An important gene in bacterial infection has been discovered by researchers at Osaka University use molecular-level analyses of evolution. The finding provides a novel target for drugs that could minimize the incidence of bacterial resistance.
To successfully infect their hosts, bacteria need to evade the host immune system in order to reproduce and spread. Over the course of evolution, hosts--such as humans--develop increasingly sophisticated defenses against bacterial infection, while bacteria in turn develop new strategies to overcome these defenses in a biological arms race.
This competition has led to the development of antibiotic-resistant bacteria, for which few or no medical treatments are effective. Hence, there is an increasingly urgent need for novel drugs for use against such bacteria.
"We analyzed all the codons in genes encoding CBPs and compared their levels of diversity, reflecting how tolerant to mutation each gene is," Shigetada Kawabata says. "We found that, in the gene cbpJ, over 13% of codons were under negative selection, meaning that if mutations had occurred in these regions, they reduced bacterial survival and led to the mutant being eliminated from the population."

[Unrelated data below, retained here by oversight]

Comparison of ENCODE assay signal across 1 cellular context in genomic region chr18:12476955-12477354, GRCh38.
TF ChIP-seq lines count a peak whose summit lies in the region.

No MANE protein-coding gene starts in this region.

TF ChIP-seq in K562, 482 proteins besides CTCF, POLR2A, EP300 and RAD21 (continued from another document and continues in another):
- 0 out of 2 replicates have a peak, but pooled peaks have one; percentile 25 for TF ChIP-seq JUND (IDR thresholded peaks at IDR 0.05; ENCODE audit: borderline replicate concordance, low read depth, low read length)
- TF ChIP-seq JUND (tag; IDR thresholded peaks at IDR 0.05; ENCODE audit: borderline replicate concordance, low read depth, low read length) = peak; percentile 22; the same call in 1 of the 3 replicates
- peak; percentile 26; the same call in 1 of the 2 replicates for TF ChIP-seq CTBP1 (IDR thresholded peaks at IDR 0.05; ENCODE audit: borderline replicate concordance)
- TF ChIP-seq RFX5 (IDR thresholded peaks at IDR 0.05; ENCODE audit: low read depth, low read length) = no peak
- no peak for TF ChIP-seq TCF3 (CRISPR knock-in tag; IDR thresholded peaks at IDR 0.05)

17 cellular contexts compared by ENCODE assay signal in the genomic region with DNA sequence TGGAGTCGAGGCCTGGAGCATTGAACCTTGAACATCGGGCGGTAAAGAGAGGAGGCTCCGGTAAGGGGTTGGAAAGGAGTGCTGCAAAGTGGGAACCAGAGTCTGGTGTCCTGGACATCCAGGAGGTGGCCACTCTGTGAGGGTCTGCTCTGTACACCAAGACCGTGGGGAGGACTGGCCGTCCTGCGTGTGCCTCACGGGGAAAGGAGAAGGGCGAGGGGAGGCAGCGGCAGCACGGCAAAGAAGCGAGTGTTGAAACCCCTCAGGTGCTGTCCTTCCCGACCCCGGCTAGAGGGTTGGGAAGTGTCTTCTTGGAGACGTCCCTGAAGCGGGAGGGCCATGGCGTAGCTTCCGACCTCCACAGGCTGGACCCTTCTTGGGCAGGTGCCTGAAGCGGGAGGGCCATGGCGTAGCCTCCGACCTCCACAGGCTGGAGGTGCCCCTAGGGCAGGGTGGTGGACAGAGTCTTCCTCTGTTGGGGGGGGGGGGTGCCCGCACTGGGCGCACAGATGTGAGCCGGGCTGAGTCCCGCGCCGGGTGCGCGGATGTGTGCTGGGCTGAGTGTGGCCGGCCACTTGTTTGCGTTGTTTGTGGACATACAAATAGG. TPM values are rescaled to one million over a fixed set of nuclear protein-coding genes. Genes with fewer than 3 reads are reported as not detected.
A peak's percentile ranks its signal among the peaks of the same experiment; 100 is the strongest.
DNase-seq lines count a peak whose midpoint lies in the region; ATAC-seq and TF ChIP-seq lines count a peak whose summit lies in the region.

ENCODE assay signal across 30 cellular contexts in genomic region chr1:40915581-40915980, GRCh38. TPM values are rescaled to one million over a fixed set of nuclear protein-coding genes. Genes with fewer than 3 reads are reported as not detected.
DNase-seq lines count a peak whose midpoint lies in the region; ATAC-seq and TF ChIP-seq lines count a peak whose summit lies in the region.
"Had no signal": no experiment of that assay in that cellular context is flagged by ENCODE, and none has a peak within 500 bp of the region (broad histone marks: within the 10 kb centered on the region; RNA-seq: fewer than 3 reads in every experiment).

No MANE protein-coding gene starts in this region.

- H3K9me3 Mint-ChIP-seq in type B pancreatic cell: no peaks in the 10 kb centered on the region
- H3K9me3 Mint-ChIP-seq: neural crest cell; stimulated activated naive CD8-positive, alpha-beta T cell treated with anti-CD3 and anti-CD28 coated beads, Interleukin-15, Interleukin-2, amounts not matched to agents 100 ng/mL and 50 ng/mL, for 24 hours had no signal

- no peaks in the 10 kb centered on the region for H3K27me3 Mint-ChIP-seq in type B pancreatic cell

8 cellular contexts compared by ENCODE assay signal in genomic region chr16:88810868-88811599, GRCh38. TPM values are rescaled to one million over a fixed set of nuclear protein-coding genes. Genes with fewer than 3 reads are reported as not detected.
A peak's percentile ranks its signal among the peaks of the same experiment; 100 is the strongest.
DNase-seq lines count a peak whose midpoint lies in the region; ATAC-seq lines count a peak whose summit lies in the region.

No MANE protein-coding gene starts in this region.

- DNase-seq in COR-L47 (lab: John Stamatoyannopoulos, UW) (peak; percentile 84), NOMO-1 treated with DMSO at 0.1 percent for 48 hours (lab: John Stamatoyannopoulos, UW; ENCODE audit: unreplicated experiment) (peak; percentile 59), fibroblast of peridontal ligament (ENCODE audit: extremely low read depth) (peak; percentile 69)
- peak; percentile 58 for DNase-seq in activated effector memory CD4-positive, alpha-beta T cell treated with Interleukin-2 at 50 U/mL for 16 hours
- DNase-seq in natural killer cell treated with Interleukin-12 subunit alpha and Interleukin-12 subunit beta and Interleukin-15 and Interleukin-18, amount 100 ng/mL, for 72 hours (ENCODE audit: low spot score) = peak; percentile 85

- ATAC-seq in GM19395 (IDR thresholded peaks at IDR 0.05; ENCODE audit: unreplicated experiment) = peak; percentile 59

This finding led the team to investigate cbpJ's effects. They found that when mice were intranasally infected with wild-type or cbpJ-deficient S. pneumoniae, those with the mutant bacteria were more likely to survive and had fewer bacteria in their lungs.
"We then cultured the cbpJ-deficient S. pneumoniae with neutrophils in medium and found that the mutant bacteria were generally less able to survive; however, when neutrophils were absent from the medium, they actually did better than the wild-type bacteria," lead author Masaya Yamaguchi says. "This suggests that cbpJ helps bacteria to evade detection and clearance by neutrophils." The fact that the cbpJ gene is under strict negative selective pressure makes it a particularly attractive target for drugs, as this pressure would limit the likelihood of drug-resistant mutants emerging.